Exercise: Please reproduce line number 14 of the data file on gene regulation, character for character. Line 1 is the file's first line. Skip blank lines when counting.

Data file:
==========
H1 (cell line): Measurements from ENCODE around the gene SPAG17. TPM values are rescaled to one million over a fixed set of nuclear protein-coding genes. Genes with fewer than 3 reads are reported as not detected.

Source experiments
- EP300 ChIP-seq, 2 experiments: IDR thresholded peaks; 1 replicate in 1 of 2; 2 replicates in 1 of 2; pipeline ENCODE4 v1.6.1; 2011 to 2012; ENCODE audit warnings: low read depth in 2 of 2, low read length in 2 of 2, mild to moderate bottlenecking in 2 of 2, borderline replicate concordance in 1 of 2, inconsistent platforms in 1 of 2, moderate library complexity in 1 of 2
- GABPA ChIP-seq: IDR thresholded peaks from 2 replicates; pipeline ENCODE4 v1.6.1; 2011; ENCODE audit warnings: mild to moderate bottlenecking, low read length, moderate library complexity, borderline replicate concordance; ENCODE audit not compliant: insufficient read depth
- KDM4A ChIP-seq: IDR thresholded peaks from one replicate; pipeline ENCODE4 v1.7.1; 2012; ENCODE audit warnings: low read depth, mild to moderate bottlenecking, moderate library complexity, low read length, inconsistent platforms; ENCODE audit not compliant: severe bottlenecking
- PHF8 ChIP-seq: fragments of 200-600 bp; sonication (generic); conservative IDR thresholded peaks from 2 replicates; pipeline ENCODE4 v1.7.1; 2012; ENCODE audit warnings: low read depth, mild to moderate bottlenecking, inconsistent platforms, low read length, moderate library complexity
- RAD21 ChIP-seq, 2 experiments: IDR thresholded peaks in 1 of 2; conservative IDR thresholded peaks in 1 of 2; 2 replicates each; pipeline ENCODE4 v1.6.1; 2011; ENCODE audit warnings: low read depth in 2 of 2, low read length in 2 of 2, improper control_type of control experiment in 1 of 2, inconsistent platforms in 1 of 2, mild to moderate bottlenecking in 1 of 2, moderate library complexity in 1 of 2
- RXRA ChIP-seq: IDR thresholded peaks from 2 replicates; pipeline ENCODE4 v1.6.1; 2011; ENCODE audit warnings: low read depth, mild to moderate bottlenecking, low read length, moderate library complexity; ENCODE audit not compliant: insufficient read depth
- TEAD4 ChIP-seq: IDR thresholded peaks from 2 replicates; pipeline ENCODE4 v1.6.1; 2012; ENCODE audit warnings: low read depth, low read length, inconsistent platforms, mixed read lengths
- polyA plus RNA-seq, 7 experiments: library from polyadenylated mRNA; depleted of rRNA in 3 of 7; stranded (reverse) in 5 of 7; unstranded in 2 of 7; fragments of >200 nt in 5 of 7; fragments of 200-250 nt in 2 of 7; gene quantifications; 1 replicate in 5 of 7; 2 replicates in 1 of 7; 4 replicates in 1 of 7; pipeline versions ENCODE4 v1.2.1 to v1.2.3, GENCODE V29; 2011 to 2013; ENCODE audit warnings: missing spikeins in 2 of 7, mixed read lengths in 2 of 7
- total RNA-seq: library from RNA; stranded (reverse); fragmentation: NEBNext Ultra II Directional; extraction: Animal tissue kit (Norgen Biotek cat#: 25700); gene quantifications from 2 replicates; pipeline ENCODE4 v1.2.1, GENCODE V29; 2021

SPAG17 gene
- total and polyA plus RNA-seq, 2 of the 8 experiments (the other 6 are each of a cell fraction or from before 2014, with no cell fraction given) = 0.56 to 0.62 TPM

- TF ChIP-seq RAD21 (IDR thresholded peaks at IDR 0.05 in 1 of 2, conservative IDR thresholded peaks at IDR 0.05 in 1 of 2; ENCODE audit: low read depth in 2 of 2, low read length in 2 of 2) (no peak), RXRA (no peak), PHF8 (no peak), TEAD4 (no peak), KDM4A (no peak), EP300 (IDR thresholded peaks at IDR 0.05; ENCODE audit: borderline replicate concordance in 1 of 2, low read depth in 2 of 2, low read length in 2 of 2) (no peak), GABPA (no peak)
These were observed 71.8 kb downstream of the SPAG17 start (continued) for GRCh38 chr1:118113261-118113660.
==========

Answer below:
- TF ChIP-seq RAD21 (IDR thresholded peaks at IDR 0.05 in 1 of 2, conservative IDR thresholded peaks at IDR 0.05 in 1 of 2; ENCODE audit: low read depth in 2 of 2, low read length in 2 of 2) (no peak), RXRA (no peak), PHF8 (no peak), TEAD4 (no peak), KDM4A (no peak), EP300 (IDR thresholded peaks at IDR 0.05; ENCODE audit: borderline replicate concordance in 1 of 2, low read depth in 2 of 2, low read length in 2 of 2) (no peak), GABPA (no peak)